Venezuela’s ban on cryptocurrency mining has severely damaged the industry that President Nicolás Maduro once supported.
Back in March, the state regulators ordered a halt on mining cryptocurrencies after an investigation into a corruption scheme in which crypto wallets redirected payments owed to the state-run oil company Petróleos de Venezuela.
So far, around 80 people have been arrested in connection to the oil scandal, including former technology minister Hugbel Roa and Joselit Ramírez, who managed the crypto superintendence.
However, as the state’s halt on crypto mining approaches its third month, more and more miners could be forced to sell their rigs and shut down permanently.
This comes even as Maduro had pushed the use of crypto and specifically the Petro sovereign token, issued by the government, as a tool to bypass sanctions and as an alternative to the Venezuelan bolivar.
“It is unfortunate that after going through so much trouble to formalize and do things right, we are now in this situation,” Alexis Lugo, who’s been working in digital assets for seven years and now leads an educational crypto project called Criptoneros, told Bloomberg in an interview.
According to estimates from mining groups, approximately 75,000 units of mining equipment have been disconnected, the equivalent of an entire fleet of machines owned by a major publicly traded mining company such as Riot Platforms.
The report added that Venezuela’s intelligence police, known as Sebin, has been auditing miners, asking for confirmation that funds used to purchase equipment didn’t come from the oil corruption scheme.
However, no miners are known to have been detained or charged with a crime.
“The innocent are paying for the sins of the guilty,” said Juan Blanco, chief executive officer of BitData, a 10-person crypto miner in Caracas that’s also focused on crypto education.
Crypto Mining Industry Struggles Worldwide
Venezuela’s ban on crypto mining comes as miners from across the globe struggle with the plunge in Bitcoin (BTC) prices on top of higher electricity costs.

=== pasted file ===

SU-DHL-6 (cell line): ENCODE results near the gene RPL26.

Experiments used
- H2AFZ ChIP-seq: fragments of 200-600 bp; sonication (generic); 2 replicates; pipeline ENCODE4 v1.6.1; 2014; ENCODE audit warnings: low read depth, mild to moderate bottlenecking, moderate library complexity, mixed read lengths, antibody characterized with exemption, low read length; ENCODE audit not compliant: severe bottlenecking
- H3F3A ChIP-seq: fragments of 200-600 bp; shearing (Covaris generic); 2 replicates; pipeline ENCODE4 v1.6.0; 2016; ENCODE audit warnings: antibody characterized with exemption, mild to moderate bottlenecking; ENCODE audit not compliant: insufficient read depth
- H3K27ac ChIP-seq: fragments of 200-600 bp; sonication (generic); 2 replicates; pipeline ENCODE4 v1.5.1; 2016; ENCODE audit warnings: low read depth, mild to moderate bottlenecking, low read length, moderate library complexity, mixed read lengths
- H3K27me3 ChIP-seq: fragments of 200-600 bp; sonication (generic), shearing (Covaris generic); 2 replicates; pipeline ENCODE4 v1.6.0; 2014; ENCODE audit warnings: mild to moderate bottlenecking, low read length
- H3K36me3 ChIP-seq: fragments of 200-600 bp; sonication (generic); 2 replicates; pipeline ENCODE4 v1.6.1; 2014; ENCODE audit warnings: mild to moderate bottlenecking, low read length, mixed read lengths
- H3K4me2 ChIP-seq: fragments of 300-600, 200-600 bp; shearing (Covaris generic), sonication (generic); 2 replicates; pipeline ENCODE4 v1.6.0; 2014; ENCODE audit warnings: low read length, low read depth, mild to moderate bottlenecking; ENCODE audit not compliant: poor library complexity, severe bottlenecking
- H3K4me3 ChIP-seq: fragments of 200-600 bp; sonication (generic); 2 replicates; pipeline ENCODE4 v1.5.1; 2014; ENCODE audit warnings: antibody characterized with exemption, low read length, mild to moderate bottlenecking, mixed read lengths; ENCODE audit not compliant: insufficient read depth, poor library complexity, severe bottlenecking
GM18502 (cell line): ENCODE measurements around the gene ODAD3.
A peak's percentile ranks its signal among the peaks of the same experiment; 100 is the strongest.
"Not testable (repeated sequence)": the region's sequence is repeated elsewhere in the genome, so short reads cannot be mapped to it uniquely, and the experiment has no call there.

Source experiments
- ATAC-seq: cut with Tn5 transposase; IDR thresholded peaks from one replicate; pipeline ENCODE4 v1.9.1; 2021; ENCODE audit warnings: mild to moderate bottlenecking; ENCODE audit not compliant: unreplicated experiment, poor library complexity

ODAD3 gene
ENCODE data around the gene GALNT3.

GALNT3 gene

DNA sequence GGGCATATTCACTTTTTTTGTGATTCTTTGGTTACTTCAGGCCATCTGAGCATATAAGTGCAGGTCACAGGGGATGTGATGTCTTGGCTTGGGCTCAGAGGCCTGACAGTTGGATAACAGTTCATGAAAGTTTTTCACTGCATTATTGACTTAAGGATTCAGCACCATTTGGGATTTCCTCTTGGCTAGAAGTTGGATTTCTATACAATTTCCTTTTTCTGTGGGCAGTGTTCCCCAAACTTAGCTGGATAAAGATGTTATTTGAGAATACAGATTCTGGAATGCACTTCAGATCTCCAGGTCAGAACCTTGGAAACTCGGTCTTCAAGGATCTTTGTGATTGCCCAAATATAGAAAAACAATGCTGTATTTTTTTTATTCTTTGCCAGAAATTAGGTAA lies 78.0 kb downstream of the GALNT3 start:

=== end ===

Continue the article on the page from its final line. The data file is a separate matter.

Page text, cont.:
In December last year, Core Scientific, the largest public Bitcoin miner by computing power, filed for bankruptcy.
At the time, the company has attributed its bankruptcy to a $7 million unpaid debt from Celsius Network, a bankrupt cryptocurrency lending company, besides slumping crypto prices and rising energy costs for mining.
Aside from Core Scientific, other crypto mining firms are also struggling amid the market downturn.
Argo Blockchain, Iris Energy, and Greenidge Generation are among the more notable Bitcoin mining companies that are facing financial issues.
Meanwhile, some countries are taking a different approach, pushing for regulation instead of a ban.
Earlier this week, Russia‘s Ministry of Energy announced that it is pushing for the legalization of industrial crypto mining, and wants lawmakers to press ahead with a much-anticipated mining-related bill.
Likewise, the government of Kazakhstan has announced plans to introduce new crypto regulations to curb tax fraud and unlawful business operations.
One of the proposed regulations calls for government approval for secured digital assets issuers, while another would require miners to sell at least 75% of crypto earned via registered exchanges.
These new regulations are expected to reduce tax evasion and improve governance.
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